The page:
GRIN - How do you decide on your materials? It seems that they often include the domestic object – does this come from a personal place, is it the product of observation, or both?

SANDRA ERBACHER - The objects presented in my work come from personal experience, encounters and observation. Growing up in Germany during the 80s has definitely informed my choice of objects. They have a slightly outdated, nostalgic feel to them, yet they represent the efficiency and orderliness stereotypically associated with the country.

The materials or medium chosen to present these objects depends on what I would like to communicate at any given time. At times a seemingly cool, removed photographic presentation may seem the most appropriate form, at other times a sculpture or experiential installation might be the more succinct embodiment for an idea.


GRIN -  Where do you live? Where do you work? Are these places the products of convenience, calculated choice, or necessity? Do you see yourself in a different place 5 years from now?

SE- Providence, RI. I used to work in the spare bedroom of my apartment out of necessity, but this has turned out to be utterly impractical and unsuitable for any photographic or larger work. So from January this year, my husband and I share a studio at Fountain Street Studios. Not any specific place but onwards and upwards.

GRIN-    Utilizing relatable subject or material often amplifies a viewer’s interaction with a work. What level of consideration do you place with this reaction during your process?

SE- At first, the objects I use may often seem very cold, detached and difficult to relate to on a personal level. Additionally, they may be presented in a very removed way, for instance, using the photographic style of commercial stock photography, institutional material such as white laminated wood or cool neon lighting. However, I purposefully try to introduce a sense of humour and playfulness into my work to act as an access point for the audience, well as a critical tool to trigger a thought process or questioning of the status quo or the deeper meaning of a work.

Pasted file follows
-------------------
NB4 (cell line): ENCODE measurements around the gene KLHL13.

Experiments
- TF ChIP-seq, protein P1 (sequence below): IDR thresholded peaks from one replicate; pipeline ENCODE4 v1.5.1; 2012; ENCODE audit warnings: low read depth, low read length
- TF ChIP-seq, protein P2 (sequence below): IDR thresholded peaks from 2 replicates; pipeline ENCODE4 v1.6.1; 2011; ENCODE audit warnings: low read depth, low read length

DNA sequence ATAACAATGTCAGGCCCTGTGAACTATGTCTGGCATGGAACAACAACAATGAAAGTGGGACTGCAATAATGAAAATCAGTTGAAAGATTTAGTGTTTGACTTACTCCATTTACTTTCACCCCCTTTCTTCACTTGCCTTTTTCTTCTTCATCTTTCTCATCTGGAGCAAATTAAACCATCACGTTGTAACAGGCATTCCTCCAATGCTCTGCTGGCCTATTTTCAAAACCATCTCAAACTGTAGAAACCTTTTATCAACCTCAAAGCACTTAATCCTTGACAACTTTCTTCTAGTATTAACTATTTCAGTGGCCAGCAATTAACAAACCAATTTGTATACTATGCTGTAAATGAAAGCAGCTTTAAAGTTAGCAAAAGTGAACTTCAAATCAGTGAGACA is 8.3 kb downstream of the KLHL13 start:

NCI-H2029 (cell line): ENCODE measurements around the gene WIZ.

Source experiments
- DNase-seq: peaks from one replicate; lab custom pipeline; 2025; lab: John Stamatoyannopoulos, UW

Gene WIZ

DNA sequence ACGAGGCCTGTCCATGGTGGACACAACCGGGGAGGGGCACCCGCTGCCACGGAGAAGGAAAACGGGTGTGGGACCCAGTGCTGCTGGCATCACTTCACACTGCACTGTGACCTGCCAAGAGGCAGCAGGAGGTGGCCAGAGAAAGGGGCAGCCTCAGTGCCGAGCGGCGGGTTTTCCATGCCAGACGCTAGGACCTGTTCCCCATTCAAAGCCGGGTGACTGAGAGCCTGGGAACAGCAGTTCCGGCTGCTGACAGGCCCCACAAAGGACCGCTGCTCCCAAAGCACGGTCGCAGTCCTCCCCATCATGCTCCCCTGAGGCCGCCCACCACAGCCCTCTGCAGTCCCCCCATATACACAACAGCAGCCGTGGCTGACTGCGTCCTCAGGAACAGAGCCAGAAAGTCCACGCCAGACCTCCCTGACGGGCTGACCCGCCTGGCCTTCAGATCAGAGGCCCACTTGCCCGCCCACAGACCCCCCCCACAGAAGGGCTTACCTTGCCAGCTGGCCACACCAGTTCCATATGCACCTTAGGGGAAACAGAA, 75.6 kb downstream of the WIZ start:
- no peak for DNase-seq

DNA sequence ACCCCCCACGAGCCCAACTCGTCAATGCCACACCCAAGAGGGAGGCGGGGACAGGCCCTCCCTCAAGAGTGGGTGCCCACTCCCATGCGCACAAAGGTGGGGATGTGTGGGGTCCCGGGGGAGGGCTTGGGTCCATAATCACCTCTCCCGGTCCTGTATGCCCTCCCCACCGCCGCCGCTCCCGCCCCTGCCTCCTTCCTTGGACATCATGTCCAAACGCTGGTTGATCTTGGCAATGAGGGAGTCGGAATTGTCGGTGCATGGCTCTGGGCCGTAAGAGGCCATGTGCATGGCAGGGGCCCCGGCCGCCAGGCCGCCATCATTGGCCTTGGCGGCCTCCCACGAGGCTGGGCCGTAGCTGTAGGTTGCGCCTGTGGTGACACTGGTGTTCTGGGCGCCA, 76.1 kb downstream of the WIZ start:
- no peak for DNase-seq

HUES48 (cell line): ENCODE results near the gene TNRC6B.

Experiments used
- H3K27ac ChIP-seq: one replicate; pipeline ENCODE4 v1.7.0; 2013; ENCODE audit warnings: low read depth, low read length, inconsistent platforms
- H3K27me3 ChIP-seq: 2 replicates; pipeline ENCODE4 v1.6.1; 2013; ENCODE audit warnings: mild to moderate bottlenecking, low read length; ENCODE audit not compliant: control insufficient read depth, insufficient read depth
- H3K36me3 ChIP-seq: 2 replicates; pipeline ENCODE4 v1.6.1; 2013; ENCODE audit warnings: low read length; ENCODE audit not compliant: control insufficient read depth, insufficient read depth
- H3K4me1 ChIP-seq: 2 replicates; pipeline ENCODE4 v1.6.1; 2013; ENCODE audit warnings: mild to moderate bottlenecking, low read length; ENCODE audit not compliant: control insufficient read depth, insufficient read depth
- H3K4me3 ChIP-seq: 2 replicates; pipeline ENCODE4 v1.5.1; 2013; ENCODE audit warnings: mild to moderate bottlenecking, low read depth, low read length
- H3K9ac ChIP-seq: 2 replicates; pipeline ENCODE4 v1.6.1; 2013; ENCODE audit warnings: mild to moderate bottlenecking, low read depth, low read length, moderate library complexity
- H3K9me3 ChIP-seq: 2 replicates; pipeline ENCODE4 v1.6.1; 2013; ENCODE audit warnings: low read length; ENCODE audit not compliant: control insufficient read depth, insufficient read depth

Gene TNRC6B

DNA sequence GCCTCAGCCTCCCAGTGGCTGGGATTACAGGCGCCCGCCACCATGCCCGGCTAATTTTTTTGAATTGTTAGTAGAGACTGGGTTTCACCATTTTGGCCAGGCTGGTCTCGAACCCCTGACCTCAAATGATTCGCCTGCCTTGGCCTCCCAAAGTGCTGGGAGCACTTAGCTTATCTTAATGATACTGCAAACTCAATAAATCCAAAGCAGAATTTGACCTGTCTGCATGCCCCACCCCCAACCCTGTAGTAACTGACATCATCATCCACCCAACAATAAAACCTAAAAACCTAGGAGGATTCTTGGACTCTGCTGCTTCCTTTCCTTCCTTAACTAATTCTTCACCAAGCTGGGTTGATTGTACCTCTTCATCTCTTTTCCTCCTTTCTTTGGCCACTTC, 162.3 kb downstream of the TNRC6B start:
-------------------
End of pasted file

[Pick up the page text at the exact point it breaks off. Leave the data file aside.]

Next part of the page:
An administrative or social system that relies on a set of rules and procedures, separation of functions and a hierarchical structure in implementing controls over an organization, government or social system.

Sandra Erbacherʼs latest works examine the institutional as an abstract, formless, and bureaucratic entity. The objects incorporated in her work, whether photographic or sculptural in form are typically found within an institutional setting: an ordinary office plant, cream-coloured carpeting, a standard beige box fan, or a uniform, avocado green wall-mounted telephone. The sole purpose of the existence of these objects seems to be to organize human activity, to maximize efficiency, maintain order and thus aid in the imposition of a rule-based hierarchical system of rational control.

What happens though, if said objects refuse to conform to their standard mode of operation? This is the question at the heart of Erbacherʼs inquiry. Her objects are activated through material interventions and, as a result, display a rebelliousness that could potentially pose a threat to the institutional order: A carpet covering a gallery wall with an anarchy symbol shaved into its fibres; a larger-than-life photograph of a small box fan filled with concrete; and an HVAC system that emits a muffled version of Roxetteʼs ʻDangerous’. Instead of promoting an efficient work-flow, Erbacherʼs objects are unruly. They break down, become dysfunctional and fail to fulfil their purpose. Yet it is exactly their failure that holds their potential to subvert the systems and structures they are supposed to perpetuate from within.

Sandra Erbacher is a German artist living and working in Providence, RI. She has earned her BFA from Camberwell College of Art, London (2009) and her MFA from the University of Wisconsin-Madison (2014). She has exhibited nationally and internationally, at Grin Providence, the Atlanta Contemporary Art Center, the Chazen Museum of Art, Madison, Mana Contemporary Chicago, Circuit 12 Contemporary, Dallas, The Contemporary, London, Kunstverein Speyer, Germany, Umbrella Gallery, Leeds, and Five Years, London. She is the recipient of the 2014 Chazen Prize to an Outstanding MFA Student, a University of Wisconsin fellowship and the Blink Grant for Public Art 2013.

She is currently represented by Grin, Providence.